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It seems like everyone and their dogs are rushing to put “applications” on the web. I think this is for two reasons. First, it’s a natural evolution from using static web pages (Web 1.0), to using ajax to make the Web behave more like software (Web 2.0), to using the Internet to “be” software.

Second, using a web browser as the user interface looks like an attractive solution to the problem of designing effective user interfaces, because everyone knows how to use a browser. But web browsers have limitations. And designing effective software interfaces is not a simple task.

Usability is important in creating an effective web site. And poor usability on a web site may lead to lost sales, or users not being able to find what they are looking for.

Usability in applications is even more critical. In addition to the financial investment in an application, you need to factor in the cost of lost employee productivity – the hours spent working with the tool.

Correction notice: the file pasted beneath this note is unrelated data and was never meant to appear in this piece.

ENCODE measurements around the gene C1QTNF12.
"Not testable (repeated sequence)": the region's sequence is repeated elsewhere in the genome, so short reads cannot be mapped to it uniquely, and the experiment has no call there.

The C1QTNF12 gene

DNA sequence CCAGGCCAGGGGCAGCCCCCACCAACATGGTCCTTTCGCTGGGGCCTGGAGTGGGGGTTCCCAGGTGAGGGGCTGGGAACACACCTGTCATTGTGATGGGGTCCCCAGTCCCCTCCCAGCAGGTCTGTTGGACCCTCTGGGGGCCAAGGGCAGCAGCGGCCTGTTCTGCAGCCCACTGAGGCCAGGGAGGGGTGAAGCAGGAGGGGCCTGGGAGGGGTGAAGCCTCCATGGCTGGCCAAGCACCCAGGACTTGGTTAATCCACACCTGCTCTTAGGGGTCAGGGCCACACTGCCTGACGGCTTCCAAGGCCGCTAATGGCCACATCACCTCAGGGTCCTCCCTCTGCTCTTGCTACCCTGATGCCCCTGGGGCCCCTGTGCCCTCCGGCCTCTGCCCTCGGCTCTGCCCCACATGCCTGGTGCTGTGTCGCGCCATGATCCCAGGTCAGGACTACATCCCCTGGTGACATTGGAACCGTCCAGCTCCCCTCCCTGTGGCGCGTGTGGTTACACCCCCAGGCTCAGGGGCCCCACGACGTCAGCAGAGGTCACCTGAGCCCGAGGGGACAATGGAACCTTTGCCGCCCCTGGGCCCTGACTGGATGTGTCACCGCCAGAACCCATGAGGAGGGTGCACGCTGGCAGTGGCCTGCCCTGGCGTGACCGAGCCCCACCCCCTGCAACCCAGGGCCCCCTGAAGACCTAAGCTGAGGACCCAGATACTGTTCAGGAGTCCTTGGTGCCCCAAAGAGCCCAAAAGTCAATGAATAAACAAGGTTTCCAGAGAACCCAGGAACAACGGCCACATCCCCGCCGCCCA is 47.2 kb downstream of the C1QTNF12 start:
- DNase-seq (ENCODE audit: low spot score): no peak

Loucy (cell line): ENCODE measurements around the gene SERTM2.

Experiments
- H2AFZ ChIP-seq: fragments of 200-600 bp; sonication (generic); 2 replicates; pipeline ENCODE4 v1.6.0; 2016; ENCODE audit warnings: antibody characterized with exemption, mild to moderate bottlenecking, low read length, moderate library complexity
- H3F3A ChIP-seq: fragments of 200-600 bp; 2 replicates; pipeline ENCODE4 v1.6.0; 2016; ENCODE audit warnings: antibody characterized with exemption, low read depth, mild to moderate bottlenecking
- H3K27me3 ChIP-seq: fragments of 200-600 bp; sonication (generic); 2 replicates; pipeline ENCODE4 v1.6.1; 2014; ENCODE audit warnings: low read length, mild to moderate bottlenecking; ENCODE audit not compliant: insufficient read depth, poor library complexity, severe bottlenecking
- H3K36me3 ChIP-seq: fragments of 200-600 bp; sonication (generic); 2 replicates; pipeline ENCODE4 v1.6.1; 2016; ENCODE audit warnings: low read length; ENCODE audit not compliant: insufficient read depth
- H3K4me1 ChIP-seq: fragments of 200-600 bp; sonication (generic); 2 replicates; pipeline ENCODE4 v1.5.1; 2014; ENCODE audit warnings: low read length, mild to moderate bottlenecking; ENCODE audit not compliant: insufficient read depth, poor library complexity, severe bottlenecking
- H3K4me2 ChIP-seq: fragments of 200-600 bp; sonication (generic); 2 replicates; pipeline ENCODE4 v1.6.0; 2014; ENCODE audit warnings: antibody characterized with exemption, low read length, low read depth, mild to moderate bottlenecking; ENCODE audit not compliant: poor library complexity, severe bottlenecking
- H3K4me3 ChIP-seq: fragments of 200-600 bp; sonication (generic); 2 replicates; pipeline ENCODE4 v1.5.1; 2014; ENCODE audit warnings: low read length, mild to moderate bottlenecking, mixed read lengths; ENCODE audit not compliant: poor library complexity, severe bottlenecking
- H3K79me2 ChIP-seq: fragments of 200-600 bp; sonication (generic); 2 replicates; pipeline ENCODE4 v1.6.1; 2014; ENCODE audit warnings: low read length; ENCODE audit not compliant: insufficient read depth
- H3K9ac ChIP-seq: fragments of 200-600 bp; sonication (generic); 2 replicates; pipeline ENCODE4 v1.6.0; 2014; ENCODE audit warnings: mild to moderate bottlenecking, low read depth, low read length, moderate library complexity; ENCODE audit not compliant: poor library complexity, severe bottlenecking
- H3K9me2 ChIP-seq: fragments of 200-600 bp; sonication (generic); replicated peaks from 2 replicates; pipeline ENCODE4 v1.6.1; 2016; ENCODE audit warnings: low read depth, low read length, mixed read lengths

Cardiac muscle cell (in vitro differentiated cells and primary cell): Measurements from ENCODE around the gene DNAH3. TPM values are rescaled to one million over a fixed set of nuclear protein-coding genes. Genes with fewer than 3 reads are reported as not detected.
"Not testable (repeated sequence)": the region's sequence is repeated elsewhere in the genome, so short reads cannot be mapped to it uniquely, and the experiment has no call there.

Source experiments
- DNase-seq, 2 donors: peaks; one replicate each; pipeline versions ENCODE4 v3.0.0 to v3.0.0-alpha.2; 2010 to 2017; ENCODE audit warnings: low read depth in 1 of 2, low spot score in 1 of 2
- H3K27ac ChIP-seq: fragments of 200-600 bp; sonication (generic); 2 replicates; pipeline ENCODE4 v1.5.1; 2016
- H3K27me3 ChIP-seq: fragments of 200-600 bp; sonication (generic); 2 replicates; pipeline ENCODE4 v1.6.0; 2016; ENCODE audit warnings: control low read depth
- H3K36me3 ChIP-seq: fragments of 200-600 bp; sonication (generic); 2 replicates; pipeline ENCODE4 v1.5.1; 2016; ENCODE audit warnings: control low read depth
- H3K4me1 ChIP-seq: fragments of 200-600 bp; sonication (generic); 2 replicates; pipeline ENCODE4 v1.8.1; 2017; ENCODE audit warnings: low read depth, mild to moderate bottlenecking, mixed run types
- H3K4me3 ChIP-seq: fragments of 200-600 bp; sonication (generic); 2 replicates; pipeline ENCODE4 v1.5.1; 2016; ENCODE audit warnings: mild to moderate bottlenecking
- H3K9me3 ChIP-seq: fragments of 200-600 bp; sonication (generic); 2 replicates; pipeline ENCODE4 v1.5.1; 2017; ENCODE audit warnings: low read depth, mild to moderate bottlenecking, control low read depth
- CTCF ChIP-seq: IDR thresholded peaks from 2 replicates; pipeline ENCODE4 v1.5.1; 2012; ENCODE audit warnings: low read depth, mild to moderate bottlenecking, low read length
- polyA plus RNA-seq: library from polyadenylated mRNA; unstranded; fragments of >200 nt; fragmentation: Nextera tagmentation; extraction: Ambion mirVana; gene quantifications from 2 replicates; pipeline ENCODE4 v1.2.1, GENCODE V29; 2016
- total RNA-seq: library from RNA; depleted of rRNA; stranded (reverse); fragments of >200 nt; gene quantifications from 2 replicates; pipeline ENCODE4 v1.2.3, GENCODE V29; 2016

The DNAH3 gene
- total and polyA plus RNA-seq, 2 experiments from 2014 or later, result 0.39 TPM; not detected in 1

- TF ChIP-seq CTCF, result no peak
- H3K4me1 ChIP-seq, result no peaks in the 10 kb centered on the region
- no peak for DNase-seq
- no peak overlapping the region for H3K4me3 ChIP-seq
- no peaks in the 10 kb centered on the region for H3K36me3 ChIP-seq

Web-based applications are often used on intranets for things like content management systems, document management systems, and asset management systems, just to name a few. These may be created by a major company (such as Adobe,  Google, or IBM), may be open source (such as Drupal), or may be custom-built by internal teams. Oddly their success lies less in who creates them than with the care with which they are created. Web-based applications with good user interfaces enhance employee productivity.

On the flip side, I’ve seen launches delayed when web-based applications cannot respond quickly enough. I have seen internal teams create their own tools to replace using a company-wide web-based application that is difficult to use.  Imagine the hours—and dollars—lost when employees invest time in creating workarounds for unusable tools. Multiply the number of employees by the time lost per task and employees’ hourly wages for another look at the cost of bad usability. Combine those two factors, and you can get a sense of the return on investment that good user interfaces represent. This is not trivial!

With the cost of bad usability in mind, here are a few best practices:

  • First, if you are building web applications hire a user interface expert. Don’t rely on the software engineers.
  • Second, use web standards and commit to providing cross-browser support for current browsers.
  • Third, If you are a user thinking of buying one of these applications, don’t be wowed by the pretty web interface. Make sure that the tool works cross browser, that it works well with the volume of data you expect to be managing, and that it performs as fast as a desktop application would perform.

I’d even be willing to suggest that usability is as important as application functionality.